The 3 phase electric motor is usually a large piece of equipment that uses a “polyphase” circuit to draw heavy power loads at relatively low voltages. This improves power line efficiency and provides the smooth power flow required by many such motors. The cost of electricity for electric motor 3 phase operation is based on the kilowatt hours used, just like any other electrical device. However, figuring power usage is more complicated because the conventional equation for power usage must be modified to apply to 3phase motors.
Things You'll Need
- Line voltage
- Motor amperage
- Electricity rate table
Find the voltage and amperage used by the 3 phase electric motor. The line voltage will be given by the manufacturer’s specifications. Most such motors have readouts for the amperage. If that’s not the case, use an ammeter designed to handle 3 phase currents to measure the amperage. Follow the ammeter manufacturer’s instructions for hooking the ammeter into the power line to measure amperes.
Calculate the power the motor consumes while in operation. The equation is W = AV(sqrt 3) where A is amperes, V is volts, and sqrt 3 is the square root of 33 (about 1.73). W is the power consumption in watts. For example, if the electric motor uses 50 amps at 240 volts, the wattage is 50 x 240 x 1.73, or 20,760 watts. Electricity costs are based on kilowatts (kW), so divide watts by 1000 to convert to kilowatts (20,760 wats/1000 = 20.76 kW).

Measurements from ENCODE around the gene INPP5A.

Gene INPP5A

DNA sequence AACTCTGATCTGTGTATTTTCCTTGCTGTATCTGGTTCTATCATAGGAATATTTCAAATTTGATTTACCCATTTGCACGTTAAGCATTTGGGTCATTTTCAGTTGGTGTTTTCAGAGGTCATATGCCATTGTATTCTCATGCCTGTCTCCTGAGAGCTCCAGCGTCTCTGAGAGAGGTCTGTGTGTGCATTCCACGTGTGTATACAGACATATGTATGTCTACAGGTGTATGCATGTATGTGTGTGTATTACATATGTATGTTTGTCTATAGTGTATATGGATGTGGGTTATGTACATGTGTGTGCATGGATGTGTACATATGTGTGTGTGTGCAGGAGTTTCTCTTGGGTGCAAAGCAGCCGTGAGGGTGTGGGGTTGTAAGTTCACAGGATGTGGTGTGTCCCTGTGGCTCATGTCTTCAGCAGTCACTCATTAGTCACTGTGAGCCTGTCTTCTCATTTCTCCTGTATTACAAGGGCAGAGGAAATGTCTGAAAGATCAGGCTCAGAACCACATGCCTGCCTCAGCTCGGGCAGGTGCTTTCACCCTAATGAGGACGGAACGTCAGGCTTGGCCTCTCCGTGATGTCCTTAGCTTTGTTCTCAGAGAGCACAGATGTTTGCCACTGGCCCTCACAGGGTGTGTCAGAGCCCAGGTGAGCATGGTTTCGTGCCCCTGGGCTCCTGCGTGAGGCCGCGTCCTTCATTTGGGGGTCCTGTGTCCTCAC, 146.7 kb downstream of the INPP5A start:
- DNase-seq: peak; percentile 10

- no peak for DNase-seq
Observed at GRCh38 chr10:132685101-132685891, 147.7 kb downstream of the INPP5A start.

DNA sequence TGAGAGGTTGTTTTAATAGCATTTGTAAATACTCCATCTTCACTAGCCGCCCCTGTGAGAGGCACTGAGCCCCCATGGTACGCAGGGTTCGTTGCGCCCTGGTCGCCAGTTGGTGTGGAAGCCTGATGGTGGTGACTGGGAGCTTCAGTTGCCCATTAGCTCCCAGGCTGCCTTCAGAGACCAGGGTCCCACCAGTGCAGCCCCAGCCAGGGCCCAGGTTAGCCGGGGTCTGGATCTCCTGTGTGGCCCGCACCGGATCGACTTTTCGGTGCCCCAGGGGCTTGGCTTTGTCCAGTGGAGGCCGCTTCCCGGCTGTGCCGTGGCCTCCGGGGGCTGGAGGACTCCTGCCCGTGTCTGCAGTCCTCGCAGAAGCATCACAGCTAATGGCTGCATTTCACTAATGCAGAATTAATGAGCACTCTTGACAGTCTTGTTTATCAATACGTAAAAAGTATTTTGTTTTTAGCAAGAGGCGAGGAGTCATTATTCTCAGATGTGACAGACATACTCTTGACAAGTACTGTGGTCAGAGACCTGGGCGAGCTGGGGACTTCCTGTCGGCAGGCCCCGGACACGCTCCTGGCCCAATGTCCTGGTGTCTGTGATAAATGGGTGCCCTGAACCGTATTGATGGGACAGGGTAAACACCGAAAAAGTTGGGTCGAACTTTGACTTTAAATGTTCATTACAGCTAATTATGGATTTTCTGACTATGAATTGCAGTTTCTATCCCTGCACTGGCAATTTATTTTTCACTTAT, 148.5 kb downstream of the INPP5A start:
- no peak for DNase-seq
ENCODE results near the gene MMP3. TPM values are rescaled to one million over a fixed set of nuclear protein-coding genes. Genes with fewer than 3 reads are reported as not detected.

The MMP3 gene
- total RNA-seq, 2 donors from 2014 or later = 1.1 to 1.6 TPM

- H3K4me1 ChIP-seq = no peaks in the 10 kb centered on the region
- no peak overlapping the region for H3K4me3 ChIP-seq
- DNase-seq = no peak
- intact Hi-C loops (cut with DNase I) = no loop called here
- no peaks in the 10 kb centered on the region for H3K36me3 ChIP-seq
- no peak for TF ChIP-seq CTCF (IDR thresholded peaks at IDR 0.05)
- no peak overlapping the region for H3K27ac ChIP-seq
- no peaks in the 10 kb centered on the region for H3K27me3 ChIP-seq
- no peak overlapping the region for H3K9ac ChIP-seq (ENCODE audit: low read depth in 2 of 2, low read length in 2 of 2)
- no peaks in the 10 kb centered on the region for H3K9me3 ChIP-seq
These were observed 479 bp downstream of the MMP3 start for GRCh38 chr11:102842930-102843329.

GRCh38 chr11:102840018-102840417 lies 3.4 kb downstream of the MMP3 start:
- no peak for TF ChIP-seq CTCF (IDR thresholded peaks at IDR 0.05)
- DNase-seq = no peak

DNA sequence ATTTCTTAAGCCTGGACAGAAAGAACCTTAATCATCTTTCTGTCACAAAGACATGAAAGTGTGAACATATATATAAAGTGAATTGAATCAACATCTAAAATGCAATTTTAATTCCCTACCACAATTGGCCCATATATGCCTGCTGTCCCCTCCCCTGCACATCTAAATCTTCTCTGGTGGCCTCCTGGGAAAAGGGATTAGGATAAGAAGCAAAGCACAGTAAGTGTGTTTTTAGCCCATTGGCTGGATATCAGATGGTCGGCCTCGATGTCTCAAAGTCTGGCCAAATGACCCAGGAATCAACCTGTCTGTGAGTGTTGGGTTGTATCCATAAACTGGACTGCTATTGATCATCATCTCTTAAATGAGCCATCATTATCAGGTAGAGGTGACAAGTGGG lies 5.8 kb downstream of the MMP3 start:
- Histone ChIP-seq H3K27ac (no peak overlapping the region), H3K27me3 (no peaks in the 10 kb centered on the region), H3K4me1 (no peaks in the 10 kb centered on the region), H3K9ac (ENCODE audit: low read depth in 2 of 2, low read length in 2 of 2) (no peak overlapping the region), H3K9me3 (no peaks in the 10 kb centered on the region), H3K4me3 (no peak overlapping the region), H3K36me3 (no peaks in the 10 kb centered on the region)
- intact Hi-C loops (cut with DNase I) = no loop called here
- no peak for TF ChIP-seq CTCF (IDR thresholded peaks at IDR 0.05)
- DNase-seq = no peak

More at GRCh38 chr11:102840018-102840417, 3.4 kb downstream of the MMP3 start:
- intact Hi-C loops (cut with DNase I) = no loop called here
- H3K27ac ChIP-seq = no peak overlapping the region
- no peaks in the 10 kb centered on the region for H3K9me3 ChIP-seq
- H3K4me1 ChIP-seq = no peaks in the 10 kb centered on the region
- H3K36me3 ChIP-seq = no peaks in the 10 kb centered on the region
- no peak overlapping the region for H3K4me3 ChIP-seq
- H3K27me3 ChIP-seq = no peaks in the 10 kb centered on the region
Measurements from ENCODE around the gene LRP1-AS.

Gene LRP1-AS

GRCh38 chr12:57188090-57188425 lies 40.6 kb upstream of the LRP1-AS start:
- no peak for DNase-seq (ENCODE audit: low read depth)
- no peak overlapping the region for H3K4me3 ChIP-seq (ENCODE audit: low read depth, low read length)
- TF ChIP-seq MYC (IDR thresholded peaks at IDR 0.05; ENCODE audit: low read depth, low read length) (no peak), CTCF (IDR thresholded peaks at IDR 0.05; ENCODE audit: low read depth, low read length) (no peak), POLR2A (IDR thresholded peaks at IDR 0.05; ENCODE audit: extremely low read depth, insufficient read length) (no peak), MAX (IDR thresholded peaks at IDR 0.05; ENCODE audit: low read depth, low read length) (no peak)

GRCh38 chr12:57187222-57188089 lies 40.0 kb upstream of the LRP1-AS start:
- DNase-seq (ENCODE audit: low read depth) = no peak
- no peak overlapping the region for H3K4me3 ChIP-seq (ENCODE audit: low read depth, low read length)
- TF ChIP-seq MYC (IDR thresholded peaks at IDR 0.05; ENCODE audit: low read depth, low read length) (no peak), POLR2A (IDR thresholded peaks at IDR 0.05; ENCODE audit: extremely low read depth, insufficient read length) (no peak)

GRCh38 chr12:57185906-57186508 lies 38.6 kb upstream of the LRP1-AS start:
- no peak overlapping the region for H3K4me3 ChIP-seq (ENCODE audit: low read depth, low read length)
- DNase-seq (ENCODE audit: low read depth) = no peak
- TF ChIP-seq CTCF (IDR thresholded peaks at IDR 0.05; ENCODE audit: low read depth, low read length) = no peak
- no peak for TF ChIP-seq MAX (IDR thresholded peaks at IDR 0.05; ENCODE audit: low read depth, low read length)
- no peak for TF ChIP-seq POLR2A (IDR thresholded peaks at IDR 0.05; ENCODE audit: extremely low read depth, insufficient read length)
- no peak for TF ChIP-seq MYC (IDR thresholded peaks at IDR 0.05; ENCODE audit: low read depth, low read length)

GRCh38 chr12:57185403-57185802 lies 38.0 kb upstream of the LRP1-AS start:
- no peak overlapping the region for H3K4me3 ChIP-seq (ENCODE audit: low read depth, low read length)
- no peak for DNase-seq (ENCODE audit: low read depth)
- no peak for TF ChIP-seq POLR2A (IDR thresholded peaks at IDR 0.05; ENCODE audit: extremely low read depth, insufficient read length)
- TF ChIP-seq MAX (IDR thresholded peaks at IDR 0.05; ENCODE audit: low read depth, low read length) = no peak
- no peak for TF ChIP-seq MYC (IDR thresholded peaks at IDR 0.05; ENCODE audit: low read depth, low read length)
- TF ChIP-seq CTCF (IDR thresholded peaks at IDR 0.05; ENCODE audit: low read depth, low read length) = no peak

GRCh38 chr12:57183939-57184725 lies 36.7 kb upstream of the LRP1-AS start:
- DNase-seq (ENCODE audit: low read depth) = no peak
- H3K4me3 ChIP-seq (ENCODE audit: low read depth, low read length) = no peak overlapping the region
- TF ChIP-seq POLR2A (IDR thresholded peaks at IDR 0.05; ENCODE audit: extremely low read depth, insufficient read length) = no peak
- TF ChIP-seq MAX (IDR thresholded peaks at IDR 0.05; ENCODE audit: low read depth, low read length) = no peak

Record the time the motor is in operation. For example, in a manufacturing plant, a 3 phase electric motor might run 8 hours a day, 5 days a week. This works out to an average of 173.3 hours per month.
Multiply the power consumption by the hours of operation to find kilowatt hours. A 3 phase electric motor drawing 20.76 kW for 173.3 hours per month will use 3771.7 kw/hours of electricity per month.
Multiply the total kilowatt hours used by the rate per kilowatt hour charged by the power company to find the cost. For instance, the cost of electricity for 3 phase motor consuming 3771.7 kW/hours per month at a rate of $0.10/kW/hr would equal $377.17
About the Author
Based in Atlanta, Georgia, W D Adkins has been writing professionally since 2008. He writes about business, personal finance and careers. Adkins holds master's degrees in history and sociology from Georgia State University. He became a member of the Society of Professional Journalists in 2009.